Changing dynamics in the SCS and increasing Chinese aggression

In a statement released by the US Department of State on September 27 highlighted that China has not kept its promise of non-militarisation of islands under its control in the South China Sea as well as its military outposts located in the region. Instead China has deployed a number of surfaces to air cruise missiles, installed radar domes, and stationed anti-ship missiles in those islands. It has developed signal intelligence capabilities, built new hangers for fighter jets, and extended existing runways which can support its maritime surveillance aircraft operations. The US Department of State has specified that the China has no maritime legal claims in South China Sea, and should desist from using military outposts to threaten neighbours. In fact, lately the role of the maritime militia and the accompanying Coast Guard ships has drawn the attention of the US navy. The US navy has made strong objections to this strategy, and the assertive activities which deter the littoral countries in conducting legitimate fishing activities in the high seas, and the development of the hydrocarbon resources in the Exclusive Economic Zone (EEZ) of the countries.

In the past it has been seen that China has tried to forcefully impose the three-month fishing ban in South China Sea, and has deprived the littoral countries in conducting their hydrographic surveys and other related scientific projects. In July and August there has been dangerous manoeuvres conducted between the US and Chinese navies. This was supported with surveillance sorties which have been conducted by both the major powers. In the statement, the US has affirmed that it will standby its Southeast Asian allies and partners. This statement made by the US Department of State comes after US has imposed restrictions on certain PRC state-owned enterprises and has enlisted 24 such enterprises under the sanctions list. Under this list it has been made very clear that any US enterprise or associated private enterprises would not assume by default that the permission has been granted for interacting with any of these Chinese entities for business or investment purposes.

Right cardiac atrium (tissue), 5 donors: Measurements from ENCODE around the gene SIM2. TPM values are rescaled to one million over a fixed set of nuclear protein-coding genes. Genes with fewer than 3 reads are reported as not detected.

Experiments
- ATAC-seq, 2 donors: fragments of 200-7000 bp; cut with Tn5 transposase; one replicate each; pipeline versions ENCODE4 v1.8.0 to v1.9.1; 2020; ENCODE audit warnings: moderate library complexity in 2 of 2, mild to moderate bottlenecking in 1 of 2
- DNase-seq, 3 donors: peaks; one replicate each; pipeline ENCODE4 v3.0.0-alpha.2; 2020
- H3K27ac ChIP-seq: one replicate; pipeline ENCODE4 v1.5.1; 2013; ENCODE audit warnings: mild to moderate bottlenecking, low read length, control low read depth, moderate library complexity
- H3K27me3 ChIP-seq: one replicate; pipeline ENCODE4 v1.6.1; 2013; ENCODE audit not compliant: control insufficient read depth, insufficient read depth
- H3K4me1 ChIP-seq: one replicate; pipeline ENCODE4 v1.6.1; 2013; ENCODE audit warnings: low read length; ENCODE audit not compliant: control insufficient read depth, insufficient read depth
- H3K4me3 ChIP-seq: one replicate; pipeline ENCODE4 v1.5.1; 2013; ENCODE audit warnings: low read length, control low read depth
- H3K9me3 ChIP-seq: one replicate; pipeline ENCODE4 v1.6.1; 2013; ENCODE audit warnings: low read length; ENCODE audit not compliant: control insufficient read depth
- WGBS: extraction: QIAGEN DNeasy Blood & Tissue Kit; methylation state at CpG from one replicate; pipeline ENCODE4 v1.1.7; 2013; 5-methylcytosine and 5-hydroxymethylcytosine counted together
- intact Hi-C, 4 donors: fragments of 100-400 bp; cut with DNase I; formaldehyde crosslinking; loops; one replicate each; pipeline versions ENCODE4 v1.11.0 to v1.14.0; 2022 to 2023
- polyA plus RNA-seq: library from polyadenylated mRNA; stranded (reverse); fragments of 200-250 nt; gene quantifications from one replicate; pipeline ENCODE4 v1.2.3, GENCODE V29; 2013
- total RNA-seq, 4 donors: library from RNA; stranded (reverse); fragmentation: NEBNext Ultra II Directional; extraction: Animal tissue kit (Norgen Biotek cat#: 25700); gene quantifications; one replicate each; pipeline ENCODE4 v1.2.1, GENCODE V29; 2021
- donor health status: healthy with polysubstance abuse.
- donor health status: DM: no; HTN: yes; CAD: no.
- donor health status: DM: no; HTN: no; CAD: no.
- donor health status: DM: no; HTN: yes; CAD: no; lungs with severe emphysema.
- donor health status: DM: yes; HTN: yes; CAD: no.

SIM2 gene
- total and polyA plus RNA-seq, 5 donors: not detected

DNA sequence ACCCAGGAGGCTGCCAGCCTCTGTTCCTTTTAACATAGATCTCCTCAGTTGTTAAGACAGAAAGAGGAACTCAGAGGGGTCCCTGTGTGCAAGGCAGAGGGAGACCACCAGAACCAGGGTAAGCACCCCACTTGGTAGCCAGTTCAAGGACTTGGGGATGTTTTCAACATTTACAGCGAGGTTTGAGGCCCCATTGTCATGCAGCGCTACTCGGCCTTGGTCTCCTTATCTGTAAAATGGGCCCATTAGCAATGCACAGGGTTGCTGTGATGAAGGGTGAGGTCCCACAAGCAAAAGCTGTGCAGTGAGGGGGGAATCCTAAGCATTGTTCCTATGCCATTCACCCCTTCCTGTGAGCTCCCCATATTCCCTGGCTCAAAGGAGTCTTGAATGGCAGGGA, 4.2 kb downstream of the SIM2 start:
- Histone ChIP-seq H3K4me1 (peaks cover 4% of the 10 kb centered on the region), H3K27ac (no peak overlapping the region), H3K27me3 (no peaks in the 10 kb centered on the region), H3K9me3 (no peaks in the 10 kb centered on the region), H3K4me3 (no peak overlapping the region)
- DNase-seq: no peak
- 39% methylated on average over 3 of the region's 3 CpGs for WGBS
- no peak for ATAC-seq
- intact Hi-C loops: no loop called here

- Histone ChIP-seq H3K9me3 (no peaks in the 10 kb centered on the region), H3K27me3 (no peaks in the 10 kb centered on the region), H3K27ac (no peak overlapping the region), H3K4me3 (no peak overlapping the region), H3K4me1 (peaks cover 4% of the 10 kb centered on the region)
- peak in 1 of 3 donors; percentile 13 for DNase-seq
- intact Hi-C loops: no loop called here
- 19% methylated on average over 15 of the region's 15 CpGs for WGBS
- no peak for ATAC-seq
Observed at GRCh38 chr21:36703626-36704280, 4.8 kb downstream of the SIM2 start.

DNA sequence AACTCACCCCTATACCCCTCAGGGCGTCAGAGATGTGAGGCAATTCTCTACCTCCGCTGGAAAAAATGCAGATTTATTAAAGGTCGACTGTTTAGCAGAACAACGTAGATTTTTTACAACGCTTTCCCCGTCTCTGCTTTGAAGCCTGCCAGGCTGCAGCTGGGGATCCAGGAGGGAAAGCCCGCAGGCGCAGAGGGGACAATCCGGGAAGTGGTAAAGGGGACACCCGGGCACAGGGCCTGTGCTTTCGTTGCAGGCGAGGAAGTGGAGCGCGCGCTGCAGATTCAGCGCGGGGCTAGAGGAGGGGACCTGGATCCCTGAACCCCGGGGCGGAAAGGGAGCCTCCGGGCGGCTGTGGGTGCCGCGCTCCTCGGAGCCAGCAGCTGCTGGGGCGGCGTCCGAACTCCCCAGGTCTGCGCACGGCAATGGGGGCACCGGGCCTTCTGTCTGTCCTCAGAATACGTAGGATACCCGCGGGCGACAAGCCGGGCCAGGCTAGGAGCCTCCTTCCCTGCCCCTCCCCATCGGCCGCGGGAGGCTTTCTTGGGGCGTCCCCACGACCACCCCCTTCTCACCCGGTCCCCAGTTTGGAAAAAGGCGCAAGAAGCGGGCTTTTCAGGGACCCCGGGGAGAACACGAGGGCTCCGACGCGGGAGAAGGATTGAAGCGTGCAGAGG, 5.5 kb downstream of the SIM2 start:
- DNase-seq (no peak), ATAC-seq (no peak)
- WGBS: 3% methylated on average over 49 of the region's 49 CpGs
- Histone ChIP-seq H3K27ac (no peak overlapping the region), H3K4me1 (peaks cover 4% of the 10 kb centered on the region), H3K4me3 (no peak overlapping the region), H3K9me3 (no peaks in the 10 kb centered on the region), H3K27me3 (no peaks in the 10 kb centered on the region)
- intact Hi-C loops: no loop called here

One of the entities which have been severely affected because of its inclusion in the sanctions list is the China Communications Construction Company (CCCC) which has been involved in developing more than 3200 acres of reclaimed land in the disputed features in Spratly islands. The press release which was made on the eve of imposition of sanctions has clarified that the dredging activity which has been taken by the Chinese companies have caused environmental degradation, and has done irreversible damage to the marine life in the region. It categorically stated that that US would make sure that Chinese military activities and its expansionist agenda is kept under control. In fact, this draws upon the consistent US stance with regard to the Chinese reclaimed islands since 2012, and was repeated again in July 2020 when it has stated very clearly that China cannot claim maritime zones and offshore resources across the region as these are illegitimate, and have no standing under the UNCLOS.

The US has strongly advocated that it stands for a “Free and Open Indo Pacific”, and would make sure that the rules-based international order is applicable in South China Sea. US has time and again stated that China has no legal claims to unilaterally impose its economic zones and its claims on the adjoining waters in the Spratly Islands.

Referring to the July 2016 PCA decision with regard to South China Sea, the US has specifically stated that China cannot claim Exclusive Economic Zone under the Scarborough reef and the Spratly Islands. It has also made strong objections to the harassment of the fishermen from Philippines, and categorically criticised Chinese activities which are detrimental to the exploitation of sea bed sources. It strongly advocated that China has no claims to the Mischief Reef and even rejected PRC claims for 12 nautical mile territorial seas for these reclaimed islands. Interestingly, US also referred to Chinese maritime sorties in the Vanguard Bank located just short of Vietnam’s EEZ, and took strong note of the fact that China has been undertaking certain activities which amount to harassment of other states fishing vessels and hydrocarbon exploration ships.